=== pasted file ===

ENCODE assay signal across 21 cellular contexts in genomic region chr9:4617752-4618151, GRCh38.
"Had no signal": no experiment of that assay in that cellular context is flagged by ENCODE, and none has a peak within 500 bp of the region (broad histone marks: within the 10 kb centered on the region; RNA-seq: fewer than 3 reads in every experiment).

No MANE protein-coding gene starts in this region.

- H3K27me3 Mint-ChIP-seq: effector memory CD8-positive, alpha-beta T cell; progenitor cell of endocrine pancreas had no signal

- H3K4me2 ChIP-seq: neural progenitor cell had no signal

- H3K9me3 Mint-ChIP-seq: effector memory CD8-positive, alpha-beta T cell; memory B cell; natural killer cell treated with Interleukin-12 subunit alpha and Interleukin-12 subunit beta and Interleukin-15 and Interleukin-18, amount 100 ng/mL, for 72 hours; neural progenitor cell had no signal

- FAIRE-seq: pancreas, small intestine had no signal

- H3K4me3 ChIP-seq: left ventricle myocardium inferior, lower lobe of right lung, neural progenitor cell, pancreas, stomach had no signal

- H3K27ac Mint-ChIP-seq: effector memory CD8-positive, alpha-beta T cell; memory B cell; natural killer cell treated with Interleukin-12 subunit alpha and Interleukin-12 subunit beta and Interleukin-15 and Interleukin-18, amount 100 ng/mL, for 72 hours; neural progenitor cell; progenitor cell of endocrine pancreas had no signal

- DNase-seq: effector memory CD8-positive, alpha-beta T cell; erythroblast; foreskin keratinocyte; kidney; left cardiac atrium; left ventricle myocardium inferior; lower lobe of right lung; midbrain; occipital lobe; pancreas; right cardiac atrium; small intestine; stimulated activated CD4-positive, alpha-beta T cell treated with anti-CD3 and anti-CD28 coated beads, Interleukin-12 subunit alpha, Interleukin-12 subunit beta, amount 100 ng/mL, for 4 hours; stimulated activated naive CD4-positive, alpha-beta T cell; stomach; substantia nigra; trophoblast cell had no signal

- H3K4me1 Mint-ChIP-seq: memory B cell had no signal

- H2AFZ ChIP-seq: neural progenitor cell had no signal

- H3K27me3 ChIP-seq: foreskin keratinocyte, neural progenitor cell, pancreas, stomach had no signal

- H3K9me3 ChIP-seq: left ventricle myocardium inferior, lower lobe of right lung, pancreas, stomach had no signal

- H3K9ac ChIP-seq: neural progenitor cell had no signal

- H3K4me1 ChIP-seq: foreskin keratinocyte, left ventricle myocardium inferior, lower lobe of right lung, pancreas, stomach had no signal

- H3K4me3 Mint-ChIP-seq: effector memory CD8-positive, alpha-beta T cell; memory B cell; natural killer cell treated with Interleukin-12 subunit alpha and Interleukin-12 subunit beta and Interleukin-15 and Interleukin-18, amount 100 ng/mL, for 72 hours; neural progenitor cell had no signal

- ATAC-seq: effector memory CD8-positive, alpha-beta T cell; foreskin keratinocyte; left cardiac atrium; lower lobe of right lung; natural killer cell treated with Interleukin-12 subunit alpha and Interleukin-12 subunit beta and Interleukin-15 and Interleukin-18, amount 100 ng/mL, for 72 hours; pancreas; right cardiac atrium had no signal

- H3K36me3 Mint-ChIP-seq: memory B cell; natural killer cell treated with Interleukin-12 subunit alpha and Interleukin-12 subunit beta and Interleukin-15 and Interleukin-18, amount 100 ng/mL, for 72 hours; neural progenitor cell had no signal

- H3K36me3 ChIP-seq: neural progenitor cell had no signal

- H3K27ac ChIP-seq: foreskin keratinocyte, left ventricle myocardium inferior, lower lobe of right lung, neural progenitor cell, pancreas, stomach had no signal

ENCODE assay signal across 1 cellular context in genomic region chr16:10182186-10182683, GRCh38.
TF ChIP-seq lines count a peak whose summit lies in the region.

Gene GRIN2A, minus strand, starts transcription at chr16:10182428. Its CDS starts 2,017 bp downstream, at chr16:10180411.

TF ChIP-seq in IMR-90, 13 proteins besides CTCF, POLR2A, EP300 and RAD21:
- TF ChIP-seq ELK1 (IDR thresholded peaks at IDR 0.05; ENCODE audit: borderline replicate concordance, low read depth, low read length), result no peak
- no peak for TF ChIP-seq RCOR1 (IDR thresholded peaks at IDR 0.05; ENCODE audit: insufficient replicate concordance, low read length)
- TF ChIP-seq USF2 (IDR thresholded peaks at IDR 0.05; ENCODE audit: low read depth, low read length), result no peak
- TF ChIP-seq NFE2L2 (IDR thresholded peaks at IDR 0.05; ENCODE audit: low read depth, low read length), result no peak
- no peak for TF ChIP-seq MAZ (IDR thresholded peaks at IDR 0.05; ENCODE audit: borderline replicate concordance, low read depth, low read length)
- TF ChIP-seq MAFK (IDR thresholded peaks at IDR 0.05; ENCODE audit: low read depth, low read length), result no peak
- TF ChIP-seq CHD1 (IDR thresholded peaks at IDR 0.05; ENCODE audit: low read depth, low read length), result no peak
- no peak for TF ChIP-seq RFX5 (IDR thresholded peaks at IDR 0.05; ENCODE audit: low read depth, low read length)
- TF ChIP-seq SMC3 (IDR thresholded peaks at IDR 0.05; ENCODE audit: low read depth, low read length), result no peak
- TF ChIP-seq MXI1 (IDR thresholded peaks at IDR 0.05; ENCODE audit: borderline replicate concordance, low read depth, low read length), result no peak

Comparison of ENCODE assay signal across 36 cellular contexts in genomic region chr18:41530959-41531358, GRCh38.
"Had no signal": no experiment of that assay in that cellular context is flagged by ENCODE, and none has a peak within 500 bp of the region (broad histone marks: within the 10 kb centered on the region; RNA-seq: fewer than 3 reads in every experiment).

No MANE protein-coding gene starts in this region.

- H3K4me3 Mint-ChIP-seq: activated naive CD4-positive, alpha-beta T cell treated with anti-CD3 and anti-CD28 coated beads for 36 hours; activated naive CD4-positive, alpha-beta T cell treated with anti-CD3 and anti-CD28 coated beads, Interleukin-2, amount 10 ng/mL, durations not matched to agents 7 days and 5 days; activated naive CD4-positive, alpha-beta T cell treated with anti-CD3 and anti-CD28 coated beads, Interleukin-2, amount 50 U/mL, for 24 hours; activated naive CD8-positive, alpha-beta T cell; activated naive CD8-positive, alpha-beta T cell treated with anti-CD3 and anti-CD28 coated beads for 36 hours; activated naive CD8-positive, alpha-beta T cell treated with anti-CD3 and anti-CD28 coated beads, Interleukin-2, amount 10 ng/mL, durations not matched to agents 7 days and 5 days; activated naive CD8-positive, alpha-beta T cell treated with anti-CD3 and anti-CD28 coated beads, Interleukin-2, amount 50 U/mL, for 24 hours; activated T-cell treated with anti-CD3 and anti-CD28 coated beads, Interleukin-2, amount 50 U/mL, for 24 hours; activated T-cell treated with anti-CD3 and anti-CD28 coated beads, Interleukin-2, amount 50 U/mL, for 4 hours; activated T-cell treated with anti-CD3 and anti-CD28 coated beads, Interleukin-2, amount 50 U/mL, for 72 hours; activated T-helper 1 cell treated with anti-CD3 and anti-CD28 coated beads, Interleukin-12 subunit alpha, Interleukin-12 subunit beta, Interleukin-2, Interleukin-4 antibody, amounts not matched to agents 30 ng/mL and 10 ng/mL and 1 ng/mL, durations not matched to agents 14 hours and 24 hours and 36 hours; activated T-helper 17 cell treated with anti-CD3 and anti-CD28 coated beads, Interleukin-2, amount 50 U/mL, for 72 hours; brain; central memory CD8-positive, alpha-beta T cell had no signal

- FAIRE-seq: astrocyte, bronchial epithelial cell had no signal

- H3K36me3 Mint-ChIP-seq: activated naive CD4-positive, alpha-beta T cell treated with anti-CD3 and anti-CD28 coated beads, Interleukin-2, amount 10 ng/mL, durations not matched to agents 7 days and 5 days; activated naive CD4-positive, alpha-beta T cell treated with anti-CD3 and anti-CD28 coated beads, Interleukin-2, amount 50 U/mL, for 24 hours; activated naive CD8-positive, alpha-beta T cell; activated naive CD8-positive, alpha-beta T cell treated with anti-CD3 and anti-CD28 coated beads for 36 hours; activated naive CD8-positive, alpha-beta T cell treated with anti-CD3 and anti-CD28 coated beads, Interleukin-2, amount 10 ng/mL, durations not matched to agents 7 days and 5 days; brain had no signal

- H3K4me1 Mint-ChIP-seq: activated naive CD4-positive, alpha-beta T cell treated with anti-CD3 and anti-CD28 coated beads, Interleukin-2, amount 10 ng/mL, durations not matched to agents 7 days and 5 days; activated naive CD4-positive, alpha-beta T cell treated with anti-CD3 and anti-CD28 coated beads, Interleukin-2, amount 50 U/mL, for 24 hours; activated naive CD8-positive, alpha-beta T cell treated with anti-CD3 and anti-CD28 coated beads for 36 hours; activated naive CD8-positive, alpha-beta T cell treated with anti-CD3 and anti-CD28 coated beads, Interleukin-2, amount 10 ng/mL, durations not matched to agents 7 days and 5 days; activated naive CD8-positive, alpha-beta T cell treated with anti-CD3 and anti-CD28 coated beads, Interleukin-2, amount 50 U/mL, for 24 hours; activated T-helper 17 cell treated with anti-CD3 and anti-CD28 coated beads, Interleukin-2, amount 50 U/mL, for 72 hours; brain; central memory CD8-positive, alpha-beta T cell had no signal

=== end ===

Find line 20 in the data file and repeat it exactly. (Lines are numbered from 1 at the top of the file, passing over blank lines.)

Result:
- H3K36me3 ChIP-seq: neural progenitor cell had no signal